also look at your system and check for memory useage their since you have a lot of aps open etc..

    50 GB SSD for scratch might be enough but as scratch can keep getting full make sure you have another one selected to take over :)
    again depends on lots of things so you might need 40 or 200 GB of scratch
    building some purge into your actions and such can help free things back up a bit

    I would not get SSD for storage at this point ? not worth it
    also keep in mind when you are working if a HDD dies how much time do you loose and whats that worth ? raid 1 on regular old HDD might be the best option ? again thats personal :)

    I think I would do something like SSD for boot nice luxury to have put this in the extra optical bay
    slot 1) you wanted a boot camp disc ?
    slot 2 ) 2TB (or 1TB) WD black partition into 2 partitions one larger for your working data use the outside tracks and whatever size for the last that replicates your boot and make a clone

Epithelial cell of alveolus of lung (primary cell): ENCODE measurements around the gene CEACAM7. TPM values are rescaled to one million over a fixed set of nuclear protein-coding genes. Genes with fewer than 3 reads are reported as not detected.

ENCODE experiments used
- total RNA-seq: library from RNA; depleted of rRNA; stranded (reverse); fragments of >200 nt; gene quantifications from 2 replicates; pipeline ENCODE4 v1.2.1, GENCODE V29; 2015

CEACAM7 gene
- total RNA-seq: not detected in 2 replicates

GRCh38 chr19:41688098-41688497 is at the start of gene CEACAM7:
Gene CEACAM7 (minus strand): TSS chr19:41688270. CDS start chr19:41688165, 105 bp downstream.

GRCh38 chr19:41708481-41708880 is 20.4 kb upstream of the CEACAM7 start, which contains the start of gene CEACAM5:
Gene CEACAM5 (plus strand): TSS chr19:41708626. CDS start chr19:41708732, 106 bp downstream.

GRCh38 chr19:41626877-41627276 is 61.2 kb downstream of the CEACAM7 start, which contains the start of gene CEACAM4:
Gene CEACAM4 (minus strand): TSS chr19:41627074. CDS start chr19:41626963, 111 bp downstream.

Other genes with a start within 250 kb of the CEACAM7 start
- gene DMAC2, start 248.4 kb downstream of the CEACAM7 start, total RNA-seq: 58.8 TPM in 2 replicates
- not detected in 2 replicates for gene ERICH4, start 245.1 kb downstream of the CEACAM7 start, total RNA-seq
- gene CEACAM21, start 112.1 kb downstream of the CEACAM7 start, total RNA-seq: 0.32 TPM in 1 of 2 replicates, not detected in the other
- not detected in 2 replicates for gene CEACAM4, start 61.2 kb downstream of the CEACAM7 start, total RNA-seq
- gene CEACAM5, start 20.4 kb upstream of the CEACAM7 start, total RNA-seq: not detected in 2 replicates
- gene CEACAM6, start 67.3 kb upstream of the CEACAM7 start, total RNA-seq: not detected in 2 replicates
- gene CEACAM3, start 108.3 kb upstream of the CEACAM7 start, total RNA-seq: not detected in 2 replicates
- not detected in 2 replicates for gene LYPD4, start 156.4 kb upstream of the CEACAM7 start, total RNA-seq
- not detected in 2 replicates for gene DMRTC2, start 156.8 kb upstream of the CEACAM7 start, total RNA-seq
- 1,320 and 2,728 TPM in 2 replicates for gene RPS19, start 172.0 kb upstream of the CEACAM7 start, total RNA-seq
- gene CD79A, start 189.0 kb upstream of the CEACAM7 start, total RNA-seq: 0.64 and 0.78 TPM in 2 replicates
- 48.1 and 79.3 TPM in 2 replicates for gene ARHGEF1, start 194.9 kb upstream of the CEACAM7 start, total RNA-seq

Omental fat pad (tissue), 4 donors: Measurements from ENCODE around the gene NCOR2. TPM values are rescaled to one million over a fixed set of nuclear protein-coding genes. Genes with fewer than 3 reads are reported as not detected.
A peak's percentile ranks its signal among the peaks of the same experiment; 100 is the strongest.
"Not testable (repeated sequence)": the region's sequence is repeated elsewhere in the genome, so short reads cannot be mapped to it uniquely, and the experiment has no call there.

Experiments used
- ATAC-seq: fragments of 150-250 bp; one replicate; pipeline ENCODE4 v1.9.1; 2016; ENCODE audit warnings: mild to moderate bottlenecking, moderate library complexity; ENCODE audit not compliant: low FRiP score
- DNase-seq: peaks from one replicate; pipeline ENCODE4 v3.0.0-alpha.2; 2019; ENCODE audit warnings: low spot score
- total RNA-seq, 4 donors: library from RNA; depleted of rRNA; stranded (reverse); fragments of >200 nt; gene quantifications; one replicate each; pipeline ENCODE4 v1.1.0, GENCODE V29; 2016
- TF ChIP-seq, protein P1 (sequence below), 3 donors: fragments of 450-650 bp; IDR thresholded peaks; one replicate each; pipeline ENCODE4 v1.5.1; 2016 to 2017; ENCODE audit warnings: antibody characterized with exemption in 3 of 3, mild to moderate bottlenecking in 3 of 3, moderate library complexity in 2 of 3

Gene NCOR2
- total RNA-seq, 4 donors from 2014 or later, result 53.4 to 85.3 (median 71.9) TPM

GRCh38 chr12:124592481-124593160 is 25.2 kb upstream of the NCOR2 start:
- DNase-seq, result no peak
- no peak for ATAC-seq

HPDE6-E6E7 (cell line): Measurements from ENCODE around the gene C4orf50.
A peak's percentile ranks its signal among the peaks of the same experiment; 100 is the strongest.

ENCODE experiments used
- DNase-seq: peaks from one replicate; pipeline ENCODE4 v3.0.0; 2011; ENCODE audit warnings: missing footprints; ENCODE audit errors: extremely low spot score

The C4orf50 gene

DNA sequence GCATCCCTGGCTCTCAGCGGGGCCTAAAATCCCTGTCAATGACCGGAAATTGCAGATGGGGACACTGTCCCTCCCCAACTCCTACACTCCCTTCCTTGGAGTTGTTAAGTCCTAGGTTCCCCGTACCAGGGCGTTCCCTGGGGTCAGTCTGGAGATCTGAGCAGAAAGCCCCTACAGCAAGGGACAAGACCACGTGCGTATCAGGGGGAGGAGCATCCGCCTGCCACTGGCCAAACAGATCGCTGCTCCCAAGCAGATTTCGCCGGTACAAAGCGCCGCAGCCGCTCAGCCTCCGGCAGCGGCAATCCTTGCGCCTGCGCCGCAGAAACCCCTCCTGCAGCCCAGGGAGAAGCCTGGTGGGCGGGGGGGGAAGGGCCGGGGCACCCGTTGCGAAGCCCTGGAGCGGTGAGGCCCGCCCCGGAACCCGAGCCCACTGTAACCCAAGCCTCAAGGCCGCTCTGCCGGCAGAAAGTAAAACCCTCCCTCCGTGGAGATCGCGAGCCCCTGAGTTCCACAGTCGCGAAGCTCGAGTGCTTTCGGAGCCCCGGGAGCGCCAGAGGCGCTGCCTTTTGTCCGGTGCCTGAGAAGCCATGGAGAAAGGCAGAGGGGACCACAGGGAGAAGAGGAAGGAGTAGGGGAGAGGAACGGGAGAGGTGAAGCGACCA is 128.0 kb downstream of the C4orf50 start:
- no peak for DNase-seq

slot 3) 1 or 2 TB WD black again this time the outer partition say 200 gigs use as your overflow scratch disc for PS and use the inner rest for your data BU
    4) SSD scratch
    and a extra stuff disc ? I would do this external somehow ? with a raid 5 box like the OWC ones ? give yourself some protection for stuff you dont care if you loose so you wont BU ?

    but I would start out more simple and not over do the SSD thing at first and do some testing

    if I needed more scratch I would then ad a external SATA card and a couple discs off it and go that route ?
  10. goMac macrumors 603